On The air
List of Episodes
You can listen to On The air using your preferred podcasting service including iTunes and Stitcher by searching by the title or via this site by clicking on the desired episode below.
Karen Dobyns, OTD, MOT, OTR/L, is an occupational therapist who lives and works in Southern California. She loves pediatrics and mental health and is adjunct faculty in an occupational therapy assistant college program. Karen was interviewed about her path into the field of occupational therapy on Episode 10 in January 2018 and is back to talk about her experiences in writing a children's book centered around the concept of inclusion (and OT!). She talks about how she came up with the idea for her book "The Centipede Who Couldn’t Tie His Shoes" and what she learned during the process of writing and publishing.
Resources & recommendations shared on this episode:
Kami Bible, OTR/L, is an occupational therapist who specializes in school-based OT via teletherapy. Kami graduated from Newman University in Wichita, KS with a B.S. in OT in 1998 and began working in an in-patient rehab facility on the spinal cord injury team. After passing the NBCOT exam in 1998, she continued her education, completing a Master's in Business Administration (MBA) degree in 2001. After several years working in rehab, Kami took a job in HR as the Allied Health Recruiter for a large hospital system in Oklahoma City. In 2009, when her daughter started elementary school, she wanted to stay home with her and so went to work for a contract company serving several rural school districts.
Since then, Kami has worked in schools in Oklahoma, Washington State and now Kansas. She's been a national presenter for the Bureau of Education and Research and now with Learning Without Tears. She currently works full-time for Lawrence Public Schools serving K-8 in brick & mortar schools and K-12 for Lawrence Virtual School. In addition, Kami also does contract work for eLuma, an online therapy company.
Connect with Kami:
Supplemental Resource on Telehealth in OT:
You might have come across a video clip making the rounds on social media that shows an adult daughter using sign language to have a conversation with her mom who has dementia. The two are in a car and the exchange between them is really animated and affectionate. On this episode, the daughter from that video, sign-language interpreter MJ Grant, shares about her experiences growing up as part of the deaf culture in a family as a child of deaf adults (CODA). In addition, she talks about serving as a caregiver in recent years for her mom and her dad who has progressive supranuclear palsy (PSP).
Born and raised in Sanford, Maine, MJ is a 44 year-old mother of four (ages 24, 18, 15 and 5), with a wonderfully supportive husband, Jesse Repolt. Having been raised by two culturally deaf parents in the city of Sanford, Maine, Grant has always had strong connection to the Deaf community and strongly identifies as a CODA (Child of Deaf Adults). Grant is the youngest of two daughters, with an older sister, LouAnn Grant. Having worked in the field of Sign Language Interpreting since 1997 as a freelancer, Grant decided in 2010 to establish her own interpreting referral agency, Mary Jane Grant Sign Language Interpreting Referral Services, in the state of Maine. Grant has been a mentor to student interpreters and adjunct faculty at the University of Southern Maine, teaching American Sign Language/English Interpreting classes intermittently since 2004. In recent years, Grant began caring for her mother, who has dementia, and father who has Progressive Supranuclear Palsy (PSP). Currently Grant's mother is living in her home and her father resides in the next town over, requiring support from both daughters and his wife to care for his needs. Grant continues to balance more challenging demands as her parent's needs increasingly become more significant.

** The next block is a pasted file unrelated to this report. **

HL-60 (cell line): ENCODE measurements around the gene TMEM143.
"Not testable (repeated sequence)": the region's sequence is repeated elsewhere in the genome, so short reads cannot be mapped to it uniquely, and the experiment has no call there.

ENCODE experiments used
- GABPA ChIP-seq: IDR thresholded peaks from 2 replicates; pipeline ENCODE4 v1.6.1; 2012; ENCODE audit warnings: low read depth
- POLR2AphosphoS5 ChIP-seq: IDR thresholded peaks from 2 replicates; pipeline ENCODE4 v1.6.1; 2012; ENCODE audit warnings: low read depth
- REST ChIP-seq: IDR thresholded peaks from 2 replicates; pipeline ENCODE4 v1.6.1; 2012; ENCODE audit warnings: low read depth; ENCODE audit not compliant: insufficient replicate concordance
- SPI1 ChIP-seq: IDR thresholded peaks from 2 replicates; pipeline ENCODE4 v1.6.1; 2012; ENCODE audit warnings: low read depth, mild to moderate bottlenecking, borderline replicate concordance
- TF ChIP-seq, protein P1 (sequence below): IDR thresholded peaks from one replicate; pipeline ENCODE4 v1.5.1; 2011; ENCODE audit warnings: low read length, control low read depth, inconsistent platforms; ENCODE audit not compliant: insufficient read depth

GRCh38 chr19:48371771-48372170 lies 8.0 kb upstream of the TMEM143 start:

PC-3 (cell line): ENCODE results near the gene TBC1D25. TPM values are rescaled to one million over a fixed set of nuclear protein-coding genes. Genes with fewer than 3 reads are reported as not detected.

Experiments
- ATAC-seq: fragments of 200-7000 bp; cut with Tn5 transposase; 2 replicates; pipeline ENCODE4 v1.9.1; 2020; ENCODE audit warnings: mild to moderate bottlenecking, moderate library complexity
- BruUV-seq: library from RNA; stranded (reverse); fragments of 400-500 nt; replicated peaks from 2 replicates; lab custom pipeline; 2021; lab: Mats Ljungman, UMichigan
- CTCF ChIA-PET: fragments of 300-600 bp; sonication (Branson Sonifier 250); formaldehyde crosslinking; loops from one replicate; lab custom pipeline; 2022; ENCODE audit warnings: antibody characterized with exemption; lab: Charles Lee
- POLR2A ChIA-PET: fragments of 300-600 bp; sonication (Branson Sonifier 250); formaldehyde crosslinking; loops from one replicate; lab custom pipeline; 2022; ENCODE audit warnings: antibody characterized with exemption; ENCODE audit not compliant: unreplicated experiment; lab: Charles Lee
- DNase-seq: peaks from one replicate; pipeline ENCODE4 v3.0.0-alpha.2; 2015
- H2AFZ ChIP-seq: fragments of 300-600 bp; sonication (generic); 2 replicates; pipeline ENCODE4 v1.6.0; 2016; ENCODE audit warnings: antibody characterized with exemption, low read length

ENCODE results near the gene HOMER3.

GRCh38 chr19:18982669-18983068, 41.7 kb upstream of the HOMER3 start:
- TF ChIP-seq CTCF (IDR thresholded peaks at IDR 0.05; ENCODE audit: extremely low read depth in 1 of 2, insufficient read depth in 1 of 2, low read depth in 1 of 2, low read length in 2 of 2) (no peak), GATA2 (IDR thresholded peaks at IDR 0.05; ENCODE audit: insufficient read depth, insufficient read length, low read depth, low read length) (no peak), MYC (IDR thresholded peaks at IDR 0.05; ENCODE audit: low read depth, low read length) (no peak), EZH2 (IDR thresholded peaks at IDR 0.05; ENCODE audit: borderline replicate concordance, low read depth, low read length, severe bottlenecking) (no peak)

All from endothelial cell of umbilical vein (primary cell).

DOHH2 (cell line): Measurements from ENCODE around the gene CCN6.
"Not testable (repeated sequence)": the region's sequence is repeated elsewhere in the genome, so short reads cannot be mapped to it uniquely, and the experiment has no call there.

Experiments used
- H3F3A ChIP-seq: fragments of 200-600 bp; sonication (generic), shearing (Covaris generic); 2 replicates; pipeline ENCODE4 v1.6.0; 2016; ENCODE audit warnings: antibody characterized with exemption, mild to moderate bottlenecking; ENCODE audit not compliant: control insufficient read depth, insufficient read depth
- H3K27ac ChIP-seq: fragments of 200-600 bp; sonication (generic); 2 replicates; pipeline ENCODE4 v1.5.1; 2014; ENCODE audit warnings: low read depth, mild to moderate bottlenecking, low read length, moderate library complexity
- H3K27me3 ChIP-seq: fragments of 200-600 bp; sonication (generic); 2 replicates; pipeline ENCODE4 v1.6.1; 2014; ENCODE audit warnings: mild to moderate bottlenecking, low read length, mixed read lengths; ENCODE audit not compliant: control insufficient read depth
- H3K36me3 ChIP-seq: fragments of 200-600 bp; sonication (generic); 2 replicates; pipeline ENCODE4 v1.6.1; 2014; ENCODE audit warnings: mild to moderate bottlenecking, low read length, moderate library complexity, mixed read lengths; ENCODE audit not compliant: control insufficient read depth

Click HERE to access an article and video about MJ and her mom.
Kaitlyn Jones is a recent graduate of the University of Scranton with a Master's Degree in occupational therapy. She is passionate about research and accessible technology, specifically adapted video gaming for veterans with limb loss and the impact that re-engagement in game play has on one's quality of life after traumatic injury. She serves as the Director of Clinical Outreach for Warfighter Engaged, a 501(c) non-profit organization that custom-adapts video game controllers for veterans who have sustained traumatic injuries. Kaitlyn recently accepted a role as a member of Microsoft's hardware research team where she will help to inform and aid in accessibility efforts at the industry level.
On this episode of On the Air, Kaitlyn talks about her path into the profession, her experience with and passion for assistive technology, and her work with Microsoft.
Connect with Kaitlyn:
The host of the On The Air podcast, I have practiced as an occupational therapist for over 25 years and am an OT educator specializing in ed tech and instructional design.